I may be a damn fine reviewer but I’m not a police procedural expert, however, I feel well equipped enough to say Finding Carter isn’t a realistic representation of what would occur if a missing girl was discovered, thirteen years after her kidnap.
After being picked up by the police with all her mates for trespassing on a fairground, Carter watches her pals go home while she waits for her mother to collect her from custody. Problem is, she’s been identified as a missing person and the police are waiting for child protective services.
In this show, protective services protect the child by dropping a massive bombshell: Your mom, isn’t your mom. She robbed you. And by the way, your real folks are here and they’re taking you home.
She even pleads that she isn’t ready. But any delay would slow the show, and we couldn’t have that.
Her real mom is Hurley’s girlfriend from Lost. She was more believable in that show as the crazy-turned-sensible-chaperone to the big guy. Here she plays the bad mom to Carter’s lovable thief mom. But even her rendition as a cop is more realistic than how the show pops Carter into a brand new family and within a day is perfectly comfortable.
She enjoys immediate immersion into the family dynamic and appears in no way phased by the 100% change to her situation. One character even says, “Wow! You must be majorly freaked out.” Yeah, she should be but if she was, it’d get in the way of taking her newly discovered sister to a party. So she goes to the party – without a care in the world.
If the show was carrying a deeper hidden message about the adaptability of children, and how Carter is the product of her experiences, including those that have been supressed and known only by the subconscious mind, this sequence would be a powerful metaphor. But this is MTV produced for a teen audience, rather than examine human factors, it’s more important to throw in some love interests.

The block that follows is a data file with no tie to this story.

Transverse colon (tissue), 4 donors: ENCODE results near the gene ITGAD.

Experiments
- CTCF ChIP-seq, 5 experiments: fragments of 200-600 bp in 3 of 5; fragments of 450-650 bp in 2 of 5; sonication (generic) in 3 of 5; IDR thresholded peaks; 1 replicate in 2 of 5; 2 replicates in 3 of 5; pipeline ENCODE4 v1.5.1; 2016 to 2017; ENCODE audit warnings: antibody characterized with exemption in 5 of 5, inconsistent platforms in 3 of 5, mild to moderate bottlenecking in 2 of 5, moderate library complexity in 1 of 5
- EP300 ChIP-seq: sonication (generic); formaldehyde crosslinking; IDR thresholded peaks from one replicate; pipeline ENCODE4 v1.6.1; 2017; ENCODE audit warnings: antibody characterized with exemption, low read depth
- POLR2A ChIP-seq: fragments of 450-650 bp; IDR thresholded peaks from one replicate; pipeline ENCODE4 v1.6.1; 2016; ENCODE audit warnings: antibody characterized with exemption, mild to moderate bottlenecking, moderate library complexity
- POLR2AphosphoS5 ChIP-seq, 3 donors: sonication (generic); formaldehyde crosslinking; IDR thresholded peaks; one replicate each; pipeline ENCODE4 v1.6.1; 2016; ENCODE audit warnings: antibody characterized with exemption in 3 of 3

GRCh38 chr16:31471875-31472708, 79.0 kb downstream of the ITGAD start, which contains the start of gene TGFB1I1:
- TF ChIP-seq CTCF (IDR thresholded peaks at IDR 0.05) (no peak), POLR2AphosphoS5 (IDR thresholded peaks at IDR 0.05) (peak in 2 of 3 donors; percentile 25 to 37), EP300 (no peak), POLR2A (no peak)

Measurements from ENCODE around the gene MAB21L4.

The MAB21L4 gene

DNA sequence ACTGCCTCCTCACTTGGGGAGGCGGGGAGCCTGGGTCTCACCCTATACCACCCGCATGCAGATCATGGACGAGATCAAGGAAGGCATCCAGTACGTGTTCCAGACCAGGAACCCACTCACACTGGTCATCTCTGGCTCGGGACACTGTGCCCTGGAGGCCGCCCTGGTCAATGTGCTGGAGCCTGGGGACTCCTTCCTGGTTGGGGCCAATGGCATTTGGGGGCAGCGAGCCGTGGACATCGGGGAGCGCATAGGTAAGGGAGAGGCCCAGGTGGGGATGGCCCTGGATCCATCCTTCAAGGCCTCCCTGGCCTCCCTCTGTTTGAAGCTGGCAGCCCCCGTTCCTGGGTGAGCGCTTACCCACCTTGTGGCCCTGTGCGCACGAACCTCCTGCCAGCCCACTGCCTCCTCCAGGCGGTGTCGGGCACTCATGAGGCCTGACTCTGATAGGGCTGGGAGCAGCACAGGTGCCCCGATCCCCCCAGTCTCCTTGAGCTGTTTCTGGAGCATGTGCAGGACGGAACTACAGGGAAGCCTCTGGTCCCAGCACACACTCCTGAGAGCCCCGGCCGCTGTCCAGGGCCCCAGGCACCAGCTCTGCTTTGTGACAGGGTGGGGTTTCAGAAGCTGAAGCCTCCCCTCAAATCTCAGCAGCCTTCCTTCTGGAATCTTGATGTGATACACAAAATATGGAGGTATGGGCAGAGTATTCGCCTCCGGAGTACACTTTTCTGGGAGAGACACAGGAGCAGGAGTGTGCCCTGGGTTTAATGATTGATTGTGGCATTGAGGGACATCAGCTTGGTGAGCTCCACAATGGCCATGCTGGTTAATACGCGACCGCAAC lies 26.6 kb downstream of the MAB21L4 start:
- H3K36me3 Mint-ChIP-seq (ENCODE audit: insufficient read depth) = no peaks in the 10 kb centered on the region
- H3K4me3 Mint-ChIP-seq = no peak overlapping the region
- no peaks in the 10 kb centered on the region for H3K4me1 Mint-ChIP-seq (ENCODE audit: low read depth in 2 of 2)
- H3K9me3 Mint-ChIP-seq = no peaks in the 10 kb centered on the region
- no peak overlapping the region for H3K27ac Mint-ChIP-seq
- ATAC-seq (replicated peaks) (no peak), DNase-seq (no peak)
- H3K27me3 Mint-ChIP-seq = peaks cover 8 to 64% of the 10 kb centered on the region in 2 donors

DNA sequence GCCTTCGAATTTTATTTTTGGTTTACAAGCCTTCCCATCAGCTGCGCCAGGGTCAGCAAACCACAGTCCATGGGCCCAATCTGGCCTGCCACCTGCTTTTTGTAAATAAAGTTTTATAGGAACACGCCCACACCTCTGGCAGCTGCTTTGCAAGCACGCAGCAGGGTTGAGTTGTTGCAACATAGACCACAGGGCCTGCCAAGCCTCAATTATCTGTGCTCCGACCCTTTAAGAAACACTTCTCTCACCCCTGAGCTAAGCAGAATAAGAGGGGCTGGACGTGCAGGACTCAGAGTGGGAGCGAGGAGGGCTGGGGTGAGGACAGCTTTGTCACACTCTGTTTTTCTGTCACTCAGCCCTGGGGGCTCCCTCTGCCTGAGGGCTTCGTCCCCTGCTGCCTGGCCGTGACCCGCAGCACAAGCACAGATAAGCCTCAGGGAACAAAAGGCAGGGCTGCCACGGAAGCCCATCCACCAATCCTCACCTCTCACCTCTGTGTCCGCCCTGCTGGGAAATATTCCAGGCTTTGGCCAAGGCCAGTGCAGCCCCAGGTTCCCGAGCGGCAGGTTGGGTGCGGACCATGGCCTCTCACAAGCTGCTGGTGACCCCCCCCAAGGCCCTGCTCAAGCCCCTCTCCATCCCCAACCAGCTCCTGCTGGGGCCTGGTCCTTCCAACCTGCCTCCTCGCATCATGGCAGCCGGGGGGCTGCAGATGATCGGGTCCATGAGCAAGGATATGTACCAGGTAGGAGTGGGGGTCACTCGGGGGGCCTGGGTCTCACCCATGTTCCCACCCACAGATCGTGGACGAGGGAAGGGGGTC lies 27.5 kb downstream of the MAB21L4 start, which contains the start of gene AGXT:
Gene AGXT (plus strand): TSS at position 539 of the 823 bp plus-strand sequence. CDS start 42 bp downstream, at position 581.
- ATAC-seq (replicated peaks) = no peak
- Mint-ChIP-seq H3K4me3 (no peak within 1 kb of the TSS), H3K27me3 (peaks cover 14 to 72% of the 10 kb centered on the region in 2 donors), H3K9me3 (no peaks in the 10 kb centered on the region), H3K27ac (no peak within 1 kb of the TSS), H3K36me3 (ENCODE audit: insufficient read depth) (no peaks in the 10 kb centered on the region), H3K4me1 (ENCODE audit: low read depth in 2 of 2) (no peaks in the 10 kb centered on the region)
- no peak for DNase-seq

There is a moment Carter tells the new mean Mom she is loveless and hasn’t displayed any affection to her family. New brother explains she is like this because of Carter’s kidnap. Rather than be touching, it’s MTV’s way of reminding us, Carter was kidnapped, the unfortunate family has suffered ever since.
Unnecessary twist alert! New Mom was having an affair with a cop she was using to follow Carter. She was going to leave her husband but can’t now. Oh, let that resentment build. Layered, MTV. Layered. Just so happens Carter’s latest love interest is the son of said cop.
The Mom that raised Carter, Lori Stevens, risks capture to arrive at Carter’s new (and deliberate) place of work just to see her. And also to dangle the there’s-more-to-this-than-you-realise carrot.
Whether that is enough to pull you back for more will depend on how much you have bought into the mess so far. I’m tempted because sometimes, when things are so bad and ludicrous, it almost makes them good.